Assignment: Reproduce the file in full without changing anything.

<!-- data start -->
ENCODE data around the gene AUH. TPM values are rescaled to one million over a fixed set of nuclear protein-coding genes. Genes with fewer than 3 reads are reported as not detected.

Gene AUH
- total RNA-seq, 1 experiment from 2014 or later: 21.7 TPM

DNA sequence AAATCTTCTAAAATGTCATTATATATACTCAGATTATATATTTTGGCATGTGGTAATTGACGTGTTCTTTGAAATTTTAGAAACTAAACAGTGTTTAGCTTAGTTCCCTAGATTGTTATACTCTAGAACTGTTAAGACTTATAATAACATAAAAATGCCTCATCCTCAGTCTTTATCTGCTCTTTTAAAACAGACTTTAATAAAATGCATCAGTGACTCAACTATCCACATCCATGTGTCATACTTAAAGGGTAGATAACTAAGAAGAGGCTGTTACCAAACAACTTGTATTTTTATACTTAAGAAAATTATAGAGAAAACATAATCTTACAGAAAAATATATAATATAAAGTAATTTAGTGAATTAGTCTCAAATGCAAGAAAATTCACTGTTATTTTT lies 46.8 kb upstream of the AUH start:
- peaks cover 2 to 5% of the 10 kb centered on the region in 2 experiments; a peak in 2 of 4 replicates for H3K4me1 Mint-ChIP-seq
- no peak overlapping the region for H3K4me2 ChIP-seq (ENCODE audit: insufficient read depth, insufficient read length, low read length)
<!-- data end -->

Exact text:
ENCODE data around the gene AUH. TPM values are rescaled to one million over a fixed set of nuclear protein-coding genes. Genes with fewer than 3 reads are reported as not detected.

Gene AUH
- total RNA-seq, 1 experiment from 2014 or later: 21.7 TPM

DNA sequence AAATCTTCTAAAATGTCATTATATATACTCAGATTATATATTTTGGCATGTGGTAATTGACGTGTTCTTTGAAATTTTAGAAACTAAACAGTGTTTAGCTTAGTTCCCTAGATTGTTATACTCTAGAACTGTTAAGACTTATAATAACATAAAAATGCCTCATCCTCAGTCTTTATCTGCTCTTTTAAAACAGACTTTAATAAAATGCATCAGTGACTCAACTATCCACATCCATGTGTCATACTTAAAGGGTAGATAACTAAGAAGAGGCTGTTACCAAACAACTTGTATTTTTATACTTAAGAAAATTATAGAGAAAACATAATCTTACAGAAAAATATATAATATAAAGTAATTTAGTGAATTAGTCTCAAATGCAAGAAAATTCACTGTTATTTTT lies 46.8 kb upstream of the AUH start:
- peaks cover 2 to 5% of the 10 kb centered on the region in 2 experiments; a peak in 2 of 4 replicates for H3K4me1 Mint-ChIP-seq
- no peak overlapping the region for H3K4me2 ChIP-seq (ENCODE audit: insufficient read depth, insufficient read length, low read length)